How Privilege Can Be Used For Good

The only way to change the world is to see it as it is.

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The ethos is that the privileged have an extra duty to be responsible and accountable leaders.

Sometimes clients are successful in their projects’ goals, and sometimes they fail. Most experience the entire spectrum of leadership — the ups and the downs. One client recently spent part of her summer in Costa Rica where she taught local children to speak and read English. She complained that it was really hard because the local library had little to no children’s books. That’s when I helped her to see that there was an opportunity for her to make a difference.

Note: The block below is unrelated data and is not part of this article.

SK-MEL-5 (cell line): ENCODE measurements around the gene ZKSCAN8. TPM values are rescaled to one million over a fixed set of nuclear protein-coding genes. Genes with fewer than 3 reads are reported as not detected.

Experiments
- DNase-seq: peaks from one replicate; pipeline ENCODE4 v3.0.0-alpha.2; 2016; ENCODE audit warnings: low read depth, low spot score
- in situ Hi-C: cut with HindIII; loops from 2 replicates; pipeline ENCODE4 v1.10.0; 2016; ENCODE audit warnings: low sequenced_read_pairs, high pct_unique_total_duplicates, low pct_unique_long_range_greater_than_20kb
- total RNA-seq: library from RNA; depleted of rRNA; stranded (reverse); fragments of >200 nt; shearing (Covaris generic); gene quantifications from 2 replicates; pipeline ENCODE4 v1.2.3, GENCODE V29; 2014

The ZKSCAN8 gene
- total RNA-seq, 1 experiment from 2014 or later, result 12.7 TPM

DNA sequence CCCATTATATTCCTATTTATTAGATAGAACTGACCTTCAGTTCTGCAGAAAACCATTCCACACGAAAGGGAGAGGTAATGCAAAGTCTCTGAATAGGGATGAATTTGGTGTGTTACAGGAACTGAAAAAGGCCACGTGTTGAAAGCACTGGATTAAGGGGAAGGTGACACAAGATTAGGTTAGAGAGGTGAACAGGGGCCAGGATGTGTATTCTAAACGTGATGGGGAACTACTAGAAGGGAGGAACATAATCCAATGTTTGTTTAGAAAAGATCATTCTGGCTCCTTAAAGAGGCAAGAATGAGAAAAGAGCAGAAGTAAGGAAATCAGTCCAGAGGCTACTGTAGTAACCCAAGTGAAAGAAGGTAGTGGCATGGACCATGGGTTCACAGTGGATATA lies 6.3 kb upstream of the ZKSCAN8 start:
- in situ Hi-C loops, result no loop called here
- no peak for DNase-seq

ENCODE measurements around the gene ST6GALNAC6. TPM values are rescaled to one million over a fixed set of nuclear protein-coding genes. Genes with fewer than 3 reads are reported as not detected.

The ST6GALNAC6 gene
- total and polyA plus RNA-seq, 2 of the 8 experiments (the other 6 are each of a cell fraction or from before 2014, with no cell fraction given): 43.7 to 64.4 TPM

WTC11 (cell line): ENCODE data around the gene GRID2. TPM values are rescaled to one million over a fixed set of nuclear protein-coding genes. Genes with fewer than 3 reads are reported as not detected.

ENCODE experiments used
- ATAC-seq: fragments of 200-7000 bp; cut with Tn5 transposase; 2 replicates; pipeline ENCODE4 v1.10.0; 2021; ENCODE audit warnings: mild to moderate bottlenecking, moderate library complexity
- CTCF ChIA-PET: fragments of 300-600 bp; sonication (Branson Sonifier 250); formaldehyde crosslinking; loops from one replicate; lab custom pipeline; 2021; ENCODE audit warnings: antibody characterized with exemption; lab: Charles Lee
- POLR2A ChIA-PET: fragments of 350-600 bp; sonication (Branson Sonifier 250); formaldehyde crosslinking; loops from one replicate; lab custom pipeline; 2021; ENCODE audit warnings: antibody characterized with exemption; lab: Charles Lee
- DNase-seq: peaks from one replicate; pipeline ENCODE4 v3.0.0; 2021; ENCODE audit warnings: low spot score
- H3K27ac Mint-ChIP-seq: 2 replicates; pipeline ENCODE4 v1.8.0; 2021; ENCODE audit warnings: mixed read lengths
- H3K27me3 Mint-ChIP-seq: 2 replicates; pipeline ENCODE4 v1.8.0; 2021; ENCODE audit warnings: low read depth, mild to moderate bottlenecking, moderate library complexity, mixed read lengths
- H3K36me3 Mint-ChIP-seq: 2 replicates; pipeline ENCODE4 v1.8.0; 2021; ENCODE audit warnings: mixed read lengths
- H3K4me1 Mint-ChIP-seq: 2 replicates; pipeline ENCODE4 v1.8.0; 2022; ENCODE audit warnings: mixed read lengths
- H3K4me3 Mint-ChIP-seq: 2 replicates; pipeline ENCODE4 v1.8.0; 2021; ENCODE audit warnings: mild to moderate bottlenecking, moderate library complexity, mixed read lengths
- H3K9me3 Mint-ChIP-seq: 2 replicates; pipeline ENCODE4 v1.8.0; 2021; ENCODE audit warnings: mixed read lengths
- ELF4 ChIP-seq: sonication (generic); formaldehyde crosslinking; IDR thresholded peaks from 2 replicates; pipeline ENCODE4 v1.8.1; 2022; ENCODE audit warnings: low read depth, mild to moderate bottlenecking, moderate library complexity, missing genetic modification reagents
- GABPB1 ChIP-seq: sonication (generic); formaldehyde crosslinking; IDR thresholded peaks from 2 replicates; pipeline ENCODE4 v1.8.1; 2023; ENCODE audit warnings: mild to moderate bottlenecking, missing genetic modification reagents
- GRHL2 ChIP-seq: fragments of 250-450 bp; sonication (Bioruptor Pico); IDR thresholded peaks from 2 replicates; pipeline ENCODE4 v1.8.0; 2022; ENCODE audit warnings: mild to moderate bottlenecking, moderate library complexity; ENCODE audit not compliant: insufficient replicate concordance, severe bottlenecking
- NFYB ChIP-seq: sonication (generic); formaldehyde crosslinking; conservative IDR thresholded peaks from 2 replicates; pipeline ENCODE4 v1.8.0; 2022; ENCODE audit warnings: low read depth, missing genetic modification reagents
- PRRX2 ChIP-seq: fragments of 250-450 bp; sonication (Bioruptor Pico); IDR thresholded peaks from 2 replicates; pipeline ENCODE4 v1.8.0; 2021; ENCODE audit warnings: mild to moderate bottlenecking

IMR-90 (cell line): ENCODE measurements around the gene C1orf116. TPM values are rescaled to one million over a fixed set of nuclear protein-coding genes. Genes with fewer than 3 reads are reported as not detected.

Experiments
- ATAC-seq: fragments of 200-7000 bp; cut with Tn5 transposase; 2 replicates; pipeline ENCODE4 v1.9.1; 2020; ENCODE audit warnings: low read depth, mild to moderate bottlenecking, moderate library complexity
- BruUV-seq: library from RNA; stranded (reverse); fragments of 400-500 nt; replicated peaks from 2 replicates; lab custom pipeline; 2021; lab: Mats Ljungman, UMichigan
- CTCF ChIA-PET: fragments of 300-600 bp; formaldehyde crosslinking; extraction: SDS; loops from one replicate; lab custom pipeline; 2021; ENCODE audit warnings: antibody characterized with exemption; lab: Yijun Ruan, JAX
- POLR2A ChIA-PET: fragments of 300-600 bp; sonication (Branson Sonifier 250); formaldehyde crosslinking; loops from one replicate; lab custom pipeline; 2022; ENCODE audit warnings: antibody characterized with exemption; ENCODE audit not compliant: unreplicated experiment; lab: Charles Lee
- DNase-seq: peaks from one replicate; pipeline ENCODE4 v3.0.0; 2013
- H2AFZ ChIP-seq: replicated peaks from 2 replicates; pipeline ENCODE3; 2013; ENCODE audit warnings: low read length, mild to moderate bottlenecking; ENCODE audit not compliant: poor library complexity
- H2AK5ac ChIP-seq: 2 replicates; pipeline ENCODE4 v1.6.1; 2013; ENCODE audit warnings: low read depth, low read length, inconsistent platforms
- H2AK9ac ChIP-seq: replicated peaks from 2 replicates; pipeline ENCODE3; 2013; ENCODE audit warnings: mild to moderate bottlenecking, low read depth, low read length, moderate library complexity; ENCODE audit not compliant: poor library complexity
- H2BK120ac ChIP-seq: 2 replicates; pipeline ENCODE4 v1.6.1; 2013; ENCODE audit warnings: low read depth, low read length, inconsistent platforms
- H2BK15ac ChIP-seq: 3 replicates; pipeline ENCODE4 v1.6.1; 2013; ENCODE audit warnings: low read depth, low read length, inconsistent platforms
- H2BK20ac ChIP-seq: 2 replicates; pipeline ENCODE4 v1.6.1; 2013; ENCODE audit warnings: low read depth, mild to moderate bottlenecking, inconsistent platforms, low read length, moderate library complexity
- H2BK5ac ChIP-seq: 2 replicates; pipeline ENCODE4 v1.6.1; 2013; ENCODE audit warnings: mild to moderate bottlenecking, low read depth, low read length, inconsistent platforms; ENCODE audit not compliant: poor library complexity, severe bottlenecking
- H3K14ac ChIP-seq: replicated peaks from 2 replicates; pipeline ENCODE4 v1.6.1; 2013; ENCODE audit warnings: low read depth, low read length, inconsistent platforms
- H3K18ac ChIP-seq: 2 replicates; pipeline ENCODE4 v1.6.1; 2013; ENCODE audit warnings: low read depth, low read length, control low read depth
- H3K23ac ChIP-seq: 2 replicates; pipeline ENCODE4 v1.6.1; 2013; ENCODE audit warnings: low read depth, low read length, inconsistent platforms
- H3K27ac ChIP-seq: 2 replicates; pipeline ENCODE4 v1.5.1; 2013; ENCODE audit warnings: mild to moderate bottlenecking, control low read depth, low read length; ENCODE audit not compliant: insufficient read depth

Herein lies my point about the privileged: I have found, over the past 20 years, that most people I work with, who undoubtedly have privilege, are just people like everyone else — small, medium or large — who want to make a difference.

Maybe it’s because they have big egos and want to leave a legacy. Maybe it’s because they were raised to do the right thing. Maybe it’s because old Auntie Evan (what students call me) refused to take “no” for an answer. I don’t know. I don’t care.

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